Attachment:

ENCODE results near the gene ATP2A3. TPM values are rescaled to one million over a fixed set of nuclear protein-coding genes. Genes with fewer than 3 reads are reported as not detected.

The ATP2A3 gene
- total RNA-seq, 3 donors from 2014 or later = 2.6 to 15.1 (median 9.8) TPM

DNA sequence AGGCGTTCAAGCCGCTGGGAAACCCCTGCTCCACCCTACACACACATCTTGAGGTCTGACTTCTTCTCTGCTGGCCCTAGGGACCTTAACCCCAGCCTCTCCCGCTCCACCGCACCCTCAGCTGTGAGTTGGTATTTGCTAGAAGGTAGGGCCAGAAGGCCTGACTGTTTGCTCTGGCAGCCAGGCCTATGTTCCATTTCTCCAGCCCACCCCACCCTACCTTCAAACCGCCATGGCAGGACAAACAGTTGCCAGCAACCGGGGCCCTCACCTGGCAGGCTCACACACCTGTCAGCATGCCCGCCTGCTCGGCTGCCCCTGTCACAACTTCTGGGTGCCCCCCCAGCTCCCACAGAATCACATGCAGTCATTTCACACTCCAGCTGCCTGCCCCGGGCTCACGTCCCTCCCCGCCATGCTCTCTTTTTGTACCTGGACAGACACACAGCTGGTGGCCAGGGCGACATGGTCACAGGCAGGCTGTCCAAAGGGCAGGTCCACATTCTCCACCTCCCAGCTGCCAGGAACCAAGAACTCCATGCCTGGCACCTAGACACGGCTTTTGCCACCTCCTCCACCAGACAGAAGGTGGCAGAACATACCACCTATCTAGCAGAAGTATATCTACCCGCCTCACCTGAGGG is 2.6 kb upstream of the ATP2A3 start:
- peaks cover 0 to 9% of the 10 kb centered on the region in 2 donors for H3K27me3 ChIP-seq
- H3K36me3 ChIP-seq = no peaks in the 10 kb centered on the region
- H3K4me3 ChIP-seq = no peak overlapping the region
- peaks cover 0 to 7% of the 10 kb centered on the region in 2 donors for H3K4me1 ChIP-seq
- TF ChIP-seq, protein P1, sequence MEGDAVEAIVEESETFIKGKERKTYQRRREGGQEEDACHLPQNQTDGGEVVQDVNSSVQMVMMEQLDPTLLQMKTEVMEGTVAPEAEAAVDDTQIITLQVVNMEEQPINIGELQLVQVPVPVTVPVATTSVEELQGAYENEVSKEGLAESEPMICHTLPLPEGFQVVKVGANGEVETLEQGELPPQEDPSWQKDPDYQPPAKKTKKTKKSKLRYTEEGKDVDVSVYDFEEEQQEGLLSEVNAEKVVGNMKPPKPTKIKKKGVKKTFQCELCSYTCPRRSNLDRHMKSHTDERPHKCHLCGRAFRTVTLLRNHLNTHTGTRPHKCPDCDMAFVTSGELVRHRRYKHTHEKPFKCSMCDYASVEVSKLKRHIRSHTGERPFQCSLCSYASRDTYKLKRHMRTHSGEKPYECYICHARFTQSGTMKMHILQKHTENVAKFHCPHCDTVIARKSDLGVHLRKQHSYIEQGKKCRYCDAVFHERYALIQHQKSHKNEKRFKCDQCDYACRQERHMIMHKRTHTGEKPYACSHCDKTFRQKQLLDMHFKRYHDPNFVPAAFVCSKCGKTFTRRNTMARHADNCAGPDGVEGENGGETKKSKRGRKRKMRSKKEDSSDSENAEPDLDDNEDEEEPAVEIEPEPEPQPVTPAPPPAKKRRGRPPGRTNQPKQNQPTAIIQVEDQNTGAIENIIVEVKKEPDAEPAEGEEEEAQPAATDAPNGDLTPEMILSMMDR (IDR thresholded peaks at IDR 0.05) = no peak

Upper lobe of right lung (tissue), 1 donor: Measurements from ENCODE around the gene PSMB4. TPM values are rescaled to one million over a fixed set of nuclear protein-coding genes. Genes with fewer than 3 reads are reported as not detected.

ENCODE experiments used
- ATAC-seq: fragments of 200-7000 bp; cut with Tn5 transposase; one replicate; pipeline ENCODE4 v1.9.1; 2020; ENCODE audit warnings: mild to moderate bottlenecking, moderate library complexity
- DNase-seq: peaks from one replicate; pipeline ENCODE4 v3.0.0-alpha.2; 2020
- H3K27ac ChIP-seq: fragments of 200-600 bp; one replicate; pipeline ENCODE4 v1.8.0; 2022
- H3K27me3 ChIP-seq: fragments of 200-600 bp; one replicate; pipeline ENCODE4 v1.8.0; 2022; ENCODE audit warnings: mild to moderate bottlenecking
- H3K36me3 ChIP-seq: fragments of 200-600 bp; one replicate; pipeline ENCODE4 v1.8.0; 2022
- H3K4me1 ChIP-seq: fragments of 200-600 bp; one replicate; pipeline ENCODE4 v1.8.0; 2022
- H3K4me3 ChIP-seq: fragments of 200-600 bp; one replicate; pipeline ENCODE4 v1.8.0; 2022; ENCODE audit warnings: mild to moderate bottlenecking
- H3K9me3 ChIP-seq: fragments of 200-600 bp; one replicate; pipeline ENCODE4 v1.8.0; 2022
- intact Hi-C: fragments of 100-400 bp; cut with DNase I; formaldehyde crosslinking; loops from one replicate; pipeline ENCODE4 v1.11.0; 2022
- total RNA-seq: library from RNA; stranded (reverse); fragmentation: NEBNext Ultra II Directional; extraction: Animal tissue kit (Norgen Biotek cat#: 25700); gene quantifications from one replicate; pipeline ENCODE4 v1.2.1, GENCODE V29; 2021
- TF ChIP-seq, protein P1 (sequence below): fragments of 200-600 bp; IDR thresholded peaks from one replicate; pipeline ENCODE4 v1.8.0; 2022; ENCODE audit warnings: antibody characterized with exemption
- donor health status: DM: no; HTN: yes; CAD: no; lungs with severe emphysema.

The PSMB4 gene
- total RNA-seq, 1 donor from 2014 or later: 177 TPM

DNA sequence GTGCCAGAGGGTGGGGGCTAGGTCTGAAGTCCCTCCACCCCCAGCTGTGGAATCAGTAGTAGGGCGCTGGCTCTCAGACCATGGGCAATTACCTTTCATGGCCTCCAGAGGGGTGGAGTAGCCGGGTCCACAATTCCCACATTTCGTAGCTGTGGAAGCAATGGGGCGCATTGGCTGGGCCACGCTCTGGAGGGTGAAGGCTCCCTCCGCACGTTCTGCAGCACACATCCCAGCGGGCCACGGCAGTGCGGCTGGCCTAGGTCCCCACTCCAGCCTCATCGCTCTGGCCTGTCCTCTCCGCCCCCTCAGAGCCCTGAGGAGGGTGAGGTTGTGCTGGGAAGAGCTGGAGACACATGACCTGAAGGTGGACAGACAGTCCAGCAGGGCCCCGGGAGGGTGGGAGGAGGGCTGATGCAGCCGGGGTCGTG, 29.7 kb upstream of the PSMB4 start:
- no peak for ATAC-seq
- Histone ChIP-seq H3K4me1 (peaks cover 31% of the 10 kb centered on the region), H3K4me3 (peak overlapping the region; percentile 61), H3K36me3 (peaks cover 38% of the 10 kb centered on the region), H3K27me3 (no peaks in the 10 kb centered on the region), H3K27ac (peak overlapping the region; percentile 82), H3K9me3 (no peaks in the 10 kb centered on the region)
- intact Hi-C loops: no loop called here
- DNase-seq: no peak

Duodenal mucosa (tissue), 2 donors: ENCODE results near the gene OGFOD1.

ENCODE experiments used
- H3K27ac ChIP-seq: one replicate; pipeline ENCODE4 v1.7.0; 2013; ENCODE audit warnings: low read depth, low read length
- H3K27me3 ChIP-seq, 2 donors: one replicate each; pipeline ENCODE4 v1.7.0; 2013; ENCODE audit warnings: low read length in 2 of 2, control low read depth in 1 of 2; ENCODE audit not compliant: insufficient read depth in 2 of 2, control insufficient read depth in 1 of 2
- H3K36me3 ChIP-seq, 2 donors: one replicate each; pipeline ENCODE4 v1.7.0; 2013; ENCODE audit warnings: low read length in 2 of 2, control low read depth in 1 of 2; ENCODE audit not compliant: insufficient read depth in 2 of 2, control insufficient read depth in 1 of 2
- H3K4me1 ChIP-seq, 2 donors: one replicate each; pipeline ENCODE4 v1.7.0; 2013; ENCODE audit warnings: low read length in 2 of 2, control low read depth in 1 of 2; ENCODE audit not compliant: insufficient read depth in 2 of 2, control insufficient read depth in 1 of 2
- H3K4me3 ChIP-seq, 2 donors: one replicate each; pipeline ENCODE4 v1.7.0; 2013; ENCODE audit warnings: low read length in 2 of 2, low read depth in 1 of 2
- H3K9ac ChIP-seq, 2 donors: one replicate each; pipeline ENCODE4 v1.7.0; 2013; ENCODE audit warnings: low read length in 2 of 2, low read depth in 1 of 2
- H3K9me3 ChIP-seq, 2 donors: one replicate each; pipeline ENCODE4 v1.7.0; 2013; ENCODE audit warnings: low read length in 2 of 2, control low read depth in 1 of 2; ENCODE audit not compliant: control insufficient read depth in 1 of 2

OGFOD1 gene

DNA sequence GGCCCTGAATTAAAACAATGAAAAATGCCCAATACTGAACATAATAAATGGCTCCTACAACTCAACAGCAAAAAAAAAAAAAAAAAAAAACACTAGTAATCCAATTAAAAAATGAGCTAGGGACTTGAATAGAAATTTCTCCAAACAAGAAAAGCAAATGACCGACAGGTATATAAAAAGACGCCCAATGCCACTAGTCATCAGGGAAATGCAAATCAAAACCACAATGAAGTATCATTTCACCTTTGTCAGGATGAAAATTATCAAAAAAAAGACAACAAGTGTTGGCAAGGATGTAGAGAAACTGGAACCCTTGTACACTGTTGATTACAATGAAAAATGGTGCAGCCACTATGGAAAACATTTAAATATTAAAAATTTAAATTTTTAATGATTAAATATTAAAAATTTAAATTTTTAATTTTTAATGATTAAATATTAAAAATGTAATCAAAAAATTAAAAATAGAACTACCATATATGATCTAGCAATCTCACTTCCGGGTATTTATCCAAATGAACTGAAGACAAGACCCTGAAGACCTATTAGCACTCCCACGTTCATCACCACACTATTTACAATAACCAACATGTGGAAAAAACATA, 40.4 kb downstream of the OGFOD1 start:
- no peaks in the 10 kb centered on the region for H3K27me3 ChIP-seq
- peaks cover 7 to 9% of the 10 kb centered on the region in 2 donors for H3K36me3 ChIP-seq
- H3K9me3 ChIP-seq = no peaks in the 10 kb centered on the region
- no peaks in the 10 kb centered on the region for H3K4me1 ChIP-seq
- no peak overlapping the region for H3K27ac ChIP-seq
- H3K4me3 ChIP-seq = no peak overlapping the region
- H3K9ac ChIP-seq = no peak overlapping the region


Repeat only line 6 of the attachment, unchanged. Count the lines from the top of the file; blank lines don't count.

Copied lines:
- H3K36me3 ChIP-seq = no peaks in the 10 kb centered on the region